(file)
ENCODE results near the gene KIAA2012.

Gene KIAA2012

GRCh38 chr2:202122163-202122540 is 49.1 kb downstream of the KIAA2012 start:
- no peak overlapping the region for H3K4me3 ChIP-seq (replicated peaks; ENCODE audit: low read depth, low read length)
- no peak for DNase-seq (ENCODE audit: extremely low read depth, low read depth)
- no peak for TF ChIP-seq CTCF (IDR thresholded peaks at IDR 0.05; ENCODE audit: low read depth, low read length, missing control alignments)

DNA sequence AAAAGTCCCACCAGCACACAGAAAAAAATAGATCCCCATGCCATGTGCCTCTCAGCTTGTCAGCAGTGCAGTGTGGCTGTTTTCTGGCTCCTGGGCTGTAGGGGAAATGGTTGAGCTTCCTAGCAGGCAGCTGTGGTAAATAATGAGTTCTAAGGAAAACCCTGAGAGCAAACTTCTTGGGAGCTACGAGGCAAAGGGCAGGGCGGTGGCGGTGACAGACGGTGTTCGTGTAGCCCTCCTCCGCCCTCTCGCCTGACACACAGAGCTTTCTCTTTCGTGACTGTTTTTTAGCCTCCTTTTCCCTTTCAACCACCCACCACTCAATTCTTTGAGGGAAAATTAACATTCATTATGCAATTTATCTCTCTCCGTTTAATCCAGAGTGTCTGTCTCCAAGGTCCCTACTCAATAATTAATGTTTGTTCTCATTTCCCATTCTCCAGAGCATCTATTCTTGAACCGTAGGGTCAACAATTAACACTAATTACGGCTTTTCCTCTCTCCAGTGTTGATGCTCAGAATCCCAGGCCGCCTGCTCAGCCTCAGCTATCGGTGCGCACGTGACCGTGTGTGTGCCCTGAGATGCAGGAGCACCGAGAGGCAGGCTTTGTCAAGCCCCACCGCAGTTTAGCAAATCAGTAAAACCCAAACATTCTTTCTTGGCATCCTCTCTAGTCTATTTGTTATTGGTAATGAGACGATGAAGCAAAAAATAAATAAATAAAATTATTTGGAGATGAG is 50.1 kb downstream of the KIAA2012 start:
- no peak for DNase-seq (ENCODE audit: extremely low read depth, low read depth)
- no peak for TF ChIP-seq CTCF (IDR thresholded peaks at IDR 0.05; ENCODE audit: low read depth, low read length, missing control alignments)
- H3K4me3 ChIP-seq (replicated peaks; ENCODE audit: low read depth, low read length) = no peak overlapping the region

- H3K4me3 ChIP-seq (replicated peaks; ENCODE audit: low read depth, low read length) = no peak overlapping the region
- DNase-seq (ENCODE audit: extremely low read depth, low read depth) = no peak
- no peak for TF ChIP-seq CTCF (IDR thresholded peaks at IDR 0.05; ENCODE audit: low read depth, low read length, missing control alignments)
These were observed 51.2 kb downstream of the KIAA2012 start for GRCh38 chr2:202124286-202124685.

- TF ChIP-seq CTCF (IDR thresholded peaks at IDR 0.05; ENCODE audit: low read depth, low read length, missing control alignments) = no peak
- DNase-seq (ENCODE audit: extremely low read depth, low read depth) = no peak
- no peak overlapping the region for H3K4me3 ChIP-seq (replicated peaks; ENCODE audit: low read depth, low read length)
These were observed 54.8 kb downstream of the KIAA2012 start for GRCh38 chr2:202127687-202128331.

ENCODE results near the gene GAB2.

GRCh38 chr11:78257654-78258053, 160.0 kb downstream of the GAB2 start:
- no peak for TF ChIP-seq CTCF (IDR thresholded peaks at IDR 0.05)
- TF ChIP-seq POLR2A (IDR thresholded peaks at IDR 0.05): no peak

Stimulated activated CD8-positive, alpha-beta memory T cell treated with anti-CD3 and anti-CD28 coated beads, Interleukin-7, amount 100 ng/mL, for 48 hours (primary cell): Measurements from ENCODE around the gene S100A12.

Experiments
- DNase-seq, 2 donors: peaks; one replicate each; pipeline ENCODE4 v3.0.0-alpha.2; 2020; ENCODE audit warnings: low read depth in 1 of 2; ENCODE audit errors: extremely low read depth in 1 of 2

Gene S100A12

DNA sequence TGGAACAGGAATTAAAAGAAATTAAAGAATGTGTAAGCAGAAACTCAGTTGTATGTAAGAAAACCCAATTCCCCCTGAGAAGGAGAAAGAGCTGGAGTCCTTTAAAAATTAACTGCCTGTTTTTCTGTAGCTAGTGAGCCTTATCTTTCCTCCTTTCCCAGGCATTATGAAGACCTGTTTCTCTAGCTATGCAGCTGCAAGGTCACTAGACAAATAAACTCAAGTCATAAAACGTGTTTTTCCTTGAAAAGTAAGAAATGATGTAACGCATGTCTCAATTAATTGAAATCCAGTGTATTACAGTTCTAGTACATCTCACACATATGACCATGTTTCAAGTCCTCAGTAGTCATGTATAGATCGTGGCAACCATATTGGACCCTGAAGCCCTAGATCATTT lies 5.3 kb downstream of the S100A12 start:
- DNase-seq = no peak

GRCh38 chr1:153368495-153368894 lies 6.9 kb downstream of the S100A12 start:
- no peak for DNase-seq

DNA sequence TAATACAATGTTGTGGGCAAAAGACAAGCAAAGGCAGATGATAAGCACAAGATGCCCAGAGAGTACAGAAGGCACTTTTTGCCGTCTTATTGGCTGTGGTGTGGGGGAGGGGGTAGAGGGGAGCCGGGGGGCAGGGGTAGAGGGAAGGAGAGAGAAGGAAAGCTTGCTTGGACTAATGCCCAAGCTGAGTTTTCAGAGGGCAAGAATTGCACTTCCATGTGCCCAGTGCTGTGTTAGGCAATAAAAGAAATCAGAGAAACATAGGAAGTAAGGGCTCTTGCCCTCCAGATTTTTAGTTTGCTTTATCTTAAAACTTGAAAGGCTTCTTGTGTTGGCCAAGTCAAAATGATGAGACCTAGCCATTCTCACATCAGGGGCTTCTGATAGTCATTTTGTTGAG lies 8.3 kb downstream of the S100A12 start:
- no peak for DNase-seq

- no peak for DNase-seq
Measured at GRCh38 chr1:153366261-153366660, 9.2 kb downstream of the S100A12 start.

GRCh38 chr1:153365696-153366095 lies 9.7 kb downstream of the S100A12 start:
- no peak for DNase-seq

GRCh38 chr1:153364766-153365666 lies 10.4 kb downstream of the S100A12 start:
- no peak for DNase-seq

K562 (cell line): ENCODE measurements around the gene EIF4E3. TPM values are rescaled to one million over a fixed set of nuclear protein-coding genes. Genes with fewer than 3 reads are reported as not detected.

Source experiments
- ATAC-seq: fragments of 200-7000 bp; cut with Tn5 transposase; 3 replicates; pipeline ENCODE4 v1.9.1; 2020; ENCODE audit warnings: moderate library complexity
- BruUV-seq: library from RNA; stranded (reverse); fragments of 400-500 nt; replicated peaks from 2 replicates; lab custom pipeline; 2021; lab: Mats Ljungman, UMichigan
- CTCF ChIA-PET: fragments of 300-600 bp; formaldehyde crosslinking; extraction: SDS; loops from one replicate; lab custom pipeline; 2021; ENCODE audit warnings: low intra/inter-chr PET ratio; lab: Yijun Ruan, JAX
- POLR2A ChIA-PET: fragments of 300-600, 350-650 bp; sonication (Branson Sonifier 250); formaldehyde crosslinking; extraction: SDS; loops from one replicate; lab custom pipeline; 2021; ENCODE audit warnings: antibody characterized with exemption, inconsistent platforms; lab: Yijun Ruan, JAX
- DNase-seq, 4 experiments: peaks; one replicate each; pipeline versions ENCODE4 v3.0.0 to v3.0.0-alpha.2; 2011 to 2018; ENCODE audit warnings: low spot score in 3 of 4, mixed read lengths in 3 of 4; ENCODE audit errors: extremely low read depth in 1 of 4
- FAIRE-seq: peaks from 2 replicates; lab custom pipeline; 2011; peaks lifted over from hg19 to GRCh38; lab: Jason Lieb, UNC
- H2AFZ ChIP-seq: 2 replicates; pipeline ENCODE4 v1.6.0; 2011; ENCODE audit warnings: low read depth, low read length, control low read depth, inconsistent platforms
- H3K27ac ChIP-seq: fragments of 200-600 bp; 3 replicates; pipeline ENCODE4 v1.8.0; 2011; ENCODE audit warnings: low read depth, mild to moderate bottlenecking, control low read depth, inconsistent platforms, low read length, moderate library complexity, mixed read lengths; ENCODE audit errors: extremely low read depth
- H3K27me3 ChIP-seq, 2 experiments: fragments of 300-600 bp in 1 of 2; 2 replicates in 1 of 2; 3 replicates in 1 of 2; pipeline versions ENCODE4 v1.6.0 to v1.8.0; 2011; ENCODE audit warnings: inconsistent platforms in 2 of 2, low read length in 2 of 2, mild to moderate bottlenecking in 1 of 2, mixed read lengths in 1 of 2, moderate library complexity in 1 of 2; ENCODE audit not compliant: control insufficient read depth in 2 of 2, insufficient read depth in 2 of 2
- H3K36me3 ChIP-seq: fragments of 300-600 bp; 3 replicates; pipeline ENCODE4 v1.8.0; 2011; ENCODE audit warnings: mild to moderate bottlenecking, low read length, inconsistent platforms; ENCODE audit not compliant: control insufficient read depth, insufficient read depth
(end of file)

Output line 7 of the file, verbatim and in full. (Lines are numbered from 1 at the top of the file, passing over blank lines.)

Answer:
DNA sequence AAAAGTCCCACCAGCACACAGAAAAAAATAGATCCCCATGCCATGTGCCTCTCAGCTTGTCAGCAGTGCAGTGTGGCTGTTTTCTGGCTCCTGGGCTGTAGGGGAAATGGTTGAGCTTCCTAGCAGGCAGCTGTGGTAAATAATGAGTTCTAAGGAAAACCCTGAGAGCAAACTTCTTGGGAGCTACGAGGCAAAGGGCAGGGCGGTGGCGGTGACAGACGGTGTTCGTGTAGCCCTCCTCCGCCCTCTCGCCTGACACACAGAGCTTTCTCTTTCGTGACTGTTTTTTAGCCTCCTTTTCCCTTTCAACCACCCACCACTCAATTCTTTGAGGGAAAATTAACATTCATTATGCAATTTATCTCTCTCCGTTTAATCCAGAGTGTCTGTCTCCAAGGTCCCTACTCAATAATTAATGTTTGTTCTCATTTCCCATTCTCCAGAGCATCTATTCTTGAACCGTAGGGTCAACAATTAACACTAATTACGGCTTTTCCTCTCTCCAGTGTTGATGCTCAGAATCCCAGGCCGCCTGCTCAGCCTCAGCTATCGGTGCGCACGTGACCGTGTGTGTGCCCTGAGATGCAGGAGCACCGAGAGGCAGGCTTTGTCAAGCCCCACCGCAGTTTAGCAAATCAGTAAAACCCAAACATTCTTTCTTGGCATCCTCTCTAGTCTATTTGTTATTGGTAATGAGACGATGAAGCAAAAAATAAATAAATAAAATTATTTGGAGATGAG is 50.1 kb downstream of the KIAA2012 start: